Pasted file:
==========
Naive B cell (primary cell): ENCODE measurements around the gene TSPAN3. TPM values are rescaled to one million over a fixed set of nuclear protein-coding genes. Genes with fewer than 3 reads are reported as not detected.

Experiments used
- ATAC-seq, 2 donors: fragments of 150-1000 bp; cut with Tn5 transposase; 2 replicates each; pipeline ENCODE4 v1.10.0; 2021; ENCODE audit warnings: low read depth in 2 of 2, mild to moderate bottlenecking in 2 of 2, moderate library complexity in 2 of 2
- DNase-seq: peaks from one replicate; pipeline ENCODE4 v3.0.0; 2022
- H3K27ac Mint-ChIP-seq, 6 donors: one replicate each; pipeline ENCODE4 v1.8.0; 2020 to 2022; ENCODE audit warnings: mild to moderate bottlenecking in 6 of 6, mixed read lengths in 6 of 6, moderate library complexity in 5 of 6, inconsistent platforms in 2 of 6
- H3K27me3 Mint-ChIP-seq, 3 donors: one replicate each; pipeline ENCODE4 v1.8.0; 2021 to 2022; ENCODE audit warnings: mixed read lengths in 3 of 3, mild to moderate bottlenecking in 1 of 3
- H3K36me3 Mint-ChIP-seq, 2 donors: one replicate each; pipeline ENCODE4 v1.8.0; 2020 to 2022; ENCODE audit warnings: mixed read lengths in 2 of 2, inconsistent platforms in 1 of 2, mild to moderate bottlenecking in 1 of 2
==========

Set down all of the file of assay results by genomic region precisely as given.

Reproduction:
Naive B cell (primary cell): ENCODE measurements around the gene TSPAN3. TPM values are rescaled to one million over a fixed set of nuclear protein-coding genes. Genes with fewer than 3 reads are reported as not detected.

Experiments used
- ATAC-seq, 2 donors: fragments of 150-1000 bp; cut with Tn5 transposase; 2 replicates each; pipeline ENCODE4 v1.10.0; 2021; ENCODE audit warnings: low read depth in 2 of 2, mild to moderate bottlenecking in 2 of 2, moderate library complexity in 2 of 2
- DNase-seq: peaks from one replicate; pipeline ENCODE4 v3.0.0; 2022
- H3K27ac Mint-ChIP-seq, 6 donors: one replicate each; pipeline ENCODE4 v1.8.0; 2020 to 2022; ENCODE audit warnings: mild to moderate bottlenecking in 6 of 6, mixed read lengths in 6 of 6, moderate library complexity in 5 of 6, inconsistent platforms in 2 of 6
- H3K27me3 Mint-ChIP-seq, 3 donors: one replicate each; pipeline ENCODE4 v1.8.0; 2021 to 2022; ENCODE audit warnings: mixed read lengths in 3 of 3, mild to moderate bottlenecking in 1 of 3
- H3K36me3 Mint-ChIP-seq, 2 donors: one replicate each; pipeline ENCODE4 v1.8.0; 2020 to 2022; ENCODE audit warnings: mixed read lengths in 2 of 2, inconsistent platforms in 1 of 2, mild to moderate bottlenecking in 1 of 2